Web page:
Mount Lyell isn't the only thing looming tall over Yosemite

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Yosemite National Park (the “Park”) is changing the names of several of its iconic buildings and landmarks, some of which are even on the National Register of Historic Places, due to trademark concerns after awarding a $2 billion federal contract to a new concessionaire.

In October 2015, The National Park Service signed a concessions contract with Yosemite Hospitality, LLC, a subsidiary of Aramark. The contract will go into effect on March 1, 2016, ending a 20+ year relationship between current concessionaire, DNC Parks & Resorts at Yosemite, Inc. (DNCY), a subsidiary of Delaware North. The change in contract ignited a legal battle between the Park and DNCY, which argues that it owns the trademarks to several iconic names associated with the Park, including the phrase “Yosemite National Park” itself, and values these marks at over $50 million. The Park denies these claims and contends that the trademarks were done without approval of the National Park Services.

In an effort to avoid potential trademark infringement issues with DNCY, the Park indicates that it is planning to rename several of its properties by March 1. The new names of the Park properties include:

  • The Ahwahnee will become The Majestic Yosemite Hotel
  • Badger Pass Ski Area will become Yosemite Ski & Snowboard Area
  • Curry Village will become Half Dome Village
  • Wawona Hotel will become Big Trees Lodge
  • Yosemite Lodge will become Yosemite Valley Lodge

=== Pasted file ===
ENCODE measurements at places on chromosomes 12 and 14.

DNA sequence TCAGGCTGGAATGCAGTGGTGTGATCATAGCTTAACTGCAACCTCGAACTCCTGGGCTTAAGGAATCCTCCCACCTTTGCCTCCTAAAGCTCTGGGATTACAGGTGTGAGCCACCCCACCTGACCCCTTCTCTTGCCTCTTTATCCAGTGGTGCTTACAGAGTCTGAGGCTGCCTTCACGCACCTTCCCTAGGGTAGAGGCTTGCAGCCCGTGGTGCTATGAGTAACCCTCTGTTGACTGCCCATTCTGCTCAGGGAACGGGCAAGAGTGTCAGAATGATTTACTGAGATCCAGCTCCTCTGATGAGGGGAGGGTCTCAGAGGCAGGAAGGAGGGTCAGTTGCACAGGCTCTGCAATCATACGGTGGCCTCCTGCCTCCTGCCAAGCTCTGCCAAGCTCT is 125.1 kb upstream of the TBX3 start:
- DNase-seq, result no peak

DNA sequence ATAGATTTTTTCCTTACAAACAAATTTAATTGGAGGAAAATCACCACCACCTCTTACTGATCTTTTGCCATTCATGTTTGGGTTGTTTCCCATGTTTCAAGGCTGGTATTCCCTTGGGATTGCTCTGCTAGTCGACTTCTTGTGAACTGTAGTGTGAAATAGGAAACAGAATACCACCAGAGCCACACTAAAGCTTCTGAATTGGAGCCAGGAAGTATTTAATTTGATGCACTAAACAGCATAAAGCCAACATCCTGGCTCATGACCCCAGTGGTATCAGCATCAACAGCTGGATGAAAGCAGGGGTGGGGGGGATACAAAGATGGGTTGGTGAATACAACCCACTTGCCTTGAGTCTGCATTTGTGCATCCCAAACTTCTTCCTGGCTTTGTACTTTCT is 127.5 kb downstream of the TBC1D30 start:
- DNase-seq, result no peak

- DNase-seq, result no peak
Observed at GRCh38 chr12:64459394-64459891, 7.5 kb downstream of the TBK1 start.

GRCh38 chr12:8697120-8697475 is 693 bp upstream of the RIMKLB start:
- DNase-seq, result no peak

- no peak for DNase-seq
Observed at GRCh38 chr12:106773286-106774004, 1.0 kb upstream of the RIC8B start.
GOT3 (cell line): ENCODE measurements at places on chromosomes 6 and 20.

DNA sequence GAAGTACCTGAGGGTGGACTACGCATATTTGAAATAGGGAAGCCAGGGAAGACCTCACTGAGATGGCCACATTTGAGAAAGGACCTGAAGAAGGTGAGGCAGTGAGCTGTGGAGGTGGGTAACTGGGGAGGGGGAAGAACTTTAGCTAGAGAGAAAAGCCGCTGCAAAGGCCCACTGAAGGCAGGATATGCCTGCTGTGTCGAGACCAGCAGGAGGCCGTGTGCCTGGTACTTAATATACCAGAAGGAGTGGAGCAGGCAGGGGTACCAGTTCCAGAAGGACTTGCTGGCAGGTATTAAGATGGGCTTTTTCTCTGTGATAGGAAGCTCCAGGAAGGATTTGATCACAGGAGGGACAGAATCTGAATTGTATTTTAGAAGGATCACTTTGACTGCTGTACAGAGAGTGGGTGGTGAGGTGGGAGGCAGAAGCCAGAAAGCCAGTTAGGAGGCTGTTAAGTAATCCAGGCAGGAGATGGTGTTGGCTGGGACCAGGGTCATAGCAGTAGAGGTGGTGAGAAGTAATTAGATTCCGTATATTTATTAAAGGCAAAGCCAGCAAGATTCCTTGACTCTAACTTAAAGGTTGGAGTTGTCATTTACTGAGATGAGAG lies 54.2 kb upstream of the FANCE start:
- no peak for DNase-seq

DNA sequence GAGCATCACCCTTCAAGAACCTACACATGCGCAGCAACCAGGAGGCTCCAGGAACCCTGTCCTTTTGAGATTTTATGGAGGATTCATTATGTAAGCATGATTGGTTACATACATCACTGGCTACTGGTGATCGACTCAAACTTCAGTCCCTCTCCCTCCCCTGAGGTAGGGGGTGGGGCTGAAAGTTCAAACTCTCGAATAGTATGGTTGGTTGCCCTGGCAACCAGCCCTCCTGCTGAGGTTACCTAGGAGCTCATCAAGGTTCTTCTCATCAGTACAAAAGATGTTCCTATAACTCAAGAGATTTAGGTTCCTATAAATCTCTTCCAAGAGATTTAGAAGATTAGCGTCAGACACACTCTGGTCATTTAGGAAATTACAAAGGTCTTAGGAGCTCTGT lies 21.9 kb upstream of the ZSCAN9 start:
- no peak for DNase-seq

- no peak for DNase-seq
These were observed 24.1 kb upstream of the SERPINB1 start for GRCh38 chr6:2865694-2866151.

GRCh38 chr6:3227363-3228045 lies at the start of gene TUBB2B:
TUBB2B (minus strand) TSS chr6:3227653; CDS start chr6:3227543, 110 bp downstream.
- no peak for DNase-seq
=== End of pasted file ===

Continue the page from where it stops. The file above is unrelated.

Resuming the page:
The Park does not plan to change the name, “Yosemite National Park,” in spite of a trademark registration for the name owned by DNCY.

DNCY argues that it had been required to purchase the assets related to the Park, including its trademarks and other intellectual property, from a previous concessionaire. According to DNCY, the 1993 purchase of these assets would equate to approximately $115 million today. They also explained that the National Park Services changed its mind on the issue of intellectual property during the bidding process for potential concessionaire, stating that they would be required to purchase DNCY’s intellectual property assets and then stating that they would not be required to do so.

DNCY believes that it should be afforded fair treatment and be awarded for the purchase of its intangible assets. Accordingly, DNCY went to court seeking compensation for what it values its intangible property (including intellectual property) at today, i.e., $51 million. Attorneys for the National Park Service believe that DNCY’s estimate is “grossly exaggerated and improper” and instead estimates the intangible property value at $3.5 million.

Despite public outcry over the proposed name changes, unless an agreement is reached between the Park and DNCY by March 1, visitors coming to watch the geysers better book their hotel accommodations at The Majestic Yosemite Hotel and try to avoid getting lost in the nearly 750,000 acre park looking for signs directing them to the nonexistent Ahwahnee Hotel.

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